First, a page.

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India’s state leader upset after Modi, Hasina speak over water-sharing treaty

Mamata Banerjee, whose West Bengal state borders Bangladesh, expressed her dissatisfaction after being left out of the talks between the two prime minister during the Bangladesh PM’s recent visit to New Delhi.

Indian prime minister Narendra Modi (L), his Bangladeshi counterpart Sheikh Hasina (C) and West Bengal chief minister Kumari Mamata Banerjee (R) at the exchange of agreements between India and Bangladesh in Dhaka, Bangladesh, on June 6, 2015. (Photo by MUNIR UZ ZAMAN/AFP via Getty Images)

By: Shubham Ghosh

INDIA’S internal political differences over a foreign policy matter have come to the fore with Mamata Banerjee, chief minister of the eastern state of West Bengal, writing to prime minister Narendra Modi to object to the recent water-sharing talks that New Delhi held recently with Dhaka during the visit by Bangladeshi prime minister Sheikh Hasina to India.

The leadership from Bengal, which borders Bangladesh, was not invited to the talks.

Rejecting the Indian government’s proposal for sharing the water of the Teesta river that flows between Bengal and Bangladesh, she said “such unilateral deliberations and discussions without consultation and opinion of the state government is neither acceptable nor desirable”, NDTV reported.

Read: Bangladesh PM in India twice in a month; hold talks with Modi

The talks over sharing the water of the Ganges and Teesta rivers took place this weekend, when Hasina was in New Delhi. It was her second visit to India in a few weeks as she attended the oath-taking of her Indian counterpart on his historic third term.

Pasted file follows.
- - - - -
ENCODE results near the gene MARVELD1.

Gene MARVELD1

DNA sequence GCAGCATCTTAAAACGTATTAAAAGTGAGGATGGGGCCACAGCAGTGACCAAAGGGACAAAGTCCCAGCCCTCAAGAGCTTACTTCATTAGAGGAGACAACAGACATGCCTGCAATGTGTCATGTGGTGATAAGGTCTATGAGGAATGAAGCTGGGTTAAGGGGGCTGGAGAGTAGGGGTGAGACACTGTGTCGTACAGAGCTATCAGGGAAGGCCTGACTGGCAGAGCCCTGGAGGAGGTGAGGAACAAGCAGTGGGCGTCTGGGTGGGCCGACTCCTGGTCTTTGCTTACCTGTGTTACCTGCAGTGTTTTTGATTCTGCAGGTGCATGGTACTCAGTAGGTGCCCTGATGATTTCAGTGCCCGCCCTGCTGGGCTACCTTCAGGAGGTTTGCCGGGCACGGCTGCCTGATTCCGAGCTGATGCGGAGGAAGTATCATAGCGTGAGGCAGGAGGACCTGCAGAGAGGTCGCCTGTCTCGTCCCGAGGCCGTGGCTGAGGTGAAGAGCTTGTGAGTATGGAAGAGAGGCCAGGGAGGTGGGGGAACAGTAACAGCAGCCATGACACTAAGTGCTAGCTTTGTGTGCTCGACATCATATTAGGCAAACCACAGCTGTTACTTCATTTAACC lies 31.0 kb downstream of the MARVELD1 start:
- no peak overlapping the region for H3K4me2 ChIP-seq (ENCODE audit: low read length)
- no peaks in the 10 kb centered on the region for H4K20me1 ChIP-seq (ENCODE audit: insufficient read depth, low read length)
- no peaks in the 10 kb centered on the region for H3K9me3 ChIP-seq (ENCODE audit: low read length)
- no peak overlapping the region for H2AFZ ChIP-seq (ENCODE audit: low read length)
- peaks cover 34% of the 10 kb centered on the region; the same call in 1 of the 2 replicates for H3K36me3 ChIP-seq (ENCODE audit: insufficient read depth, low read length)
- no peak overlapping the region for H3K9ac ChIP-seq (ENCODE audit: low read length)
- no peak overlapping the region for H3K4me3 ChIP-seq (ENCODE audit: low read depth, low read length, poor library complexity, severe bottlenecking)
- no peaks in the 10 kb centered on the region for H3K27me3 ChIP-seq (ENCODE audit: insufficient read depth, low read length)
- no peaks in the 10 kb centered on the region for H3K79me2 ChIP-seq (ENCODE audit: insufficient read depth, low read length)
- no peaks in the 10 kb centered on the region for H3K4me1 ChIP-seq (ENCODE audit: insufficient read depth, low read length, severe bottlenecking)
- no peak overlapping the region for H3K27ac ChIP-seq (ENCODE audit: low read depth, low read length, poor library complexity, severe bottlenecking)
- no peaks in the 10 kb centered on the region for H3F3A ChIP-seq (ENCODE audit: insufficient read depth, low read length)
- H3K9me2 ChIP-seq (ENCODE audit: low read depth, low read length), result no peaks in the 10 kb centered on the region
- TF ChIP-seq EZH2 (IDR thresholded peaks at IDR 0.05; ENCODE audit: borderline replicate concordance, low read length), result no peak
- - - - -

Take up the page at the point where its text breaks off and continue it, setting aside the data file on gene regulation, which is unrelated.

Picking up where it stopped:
Modi and his Bangladeshi counterpart spoke over the conservation and management of River Teesta and renewal of the 1996

“On the conservation and management of the Teesta river in Bangladesh, a technical team will soon visit Bangladesh for talks,” the Indian PM said in his media statement after the talks.

Read: India is our trusted friend: PM Hasina on Bangladesh election day

“I came to understand that the Government of India is in the process of renewing the India-Bangladesh Farakka Treaty (1996) which is to expire in 2026. It is a treaty which delineates of sharing of water between. Bangladesh and India and as you are aware it, has huge implications for the people of West Bengal,” Banerjee wrote, adding that the people of her state would be the “worst sufferers” of such pacts.

She also said that while Bengal has cooperated with Bangladesh on many issues in the past, including exchange of India-Bangladesh enclaves and setting up railway and bus services between India and Bangladesh, water is a sensitive issue since lives of millions depend on it.

“We cannot compromise on such a sensitive issue which has severe and adverse implication on the people,” Banerjee, known to be a firebrand leader and a strong critic of Modi, said. 

On the proposal of sharing the waters of Teesta, a major river in Bengal’s northern parts, Banerjee said the river is not in great health on the Indian side due to construction of many hydropower projects in its northern neighbouring state of Sikkim and deforestation in the river’s upper catchment area. She said there is not much water in the river to share.

“It seems that in the meeting, Government of India has proposed a bilateral cooperation between India and Bangladesh for restoration of Teesta in Bangladesh. I am surprised by the fact that no concrete steps have been taken by the ministry of Jal Shakti to restore the river in its original form and health on the India side,” she wrote, the NDTV report added.

India Today cited sources to say that the chief minister of Bengal, who also leads the opposition party Trinamool Congress, is in touch with her allies in the Indian National Developmental Inclusive Alliance and raise the matter in the upcoming session of the parliament.

The government of Manmohan Singh, Modi’s predecessor, had also faced Banerjee’s reservations over the quantum of water to be shared with Bangladesh with the former prime minister conceding that it is a “difficult” issue after Hasina raised concerns over the delay in inking the long-pending pact on Teesta water-sharing treaty.

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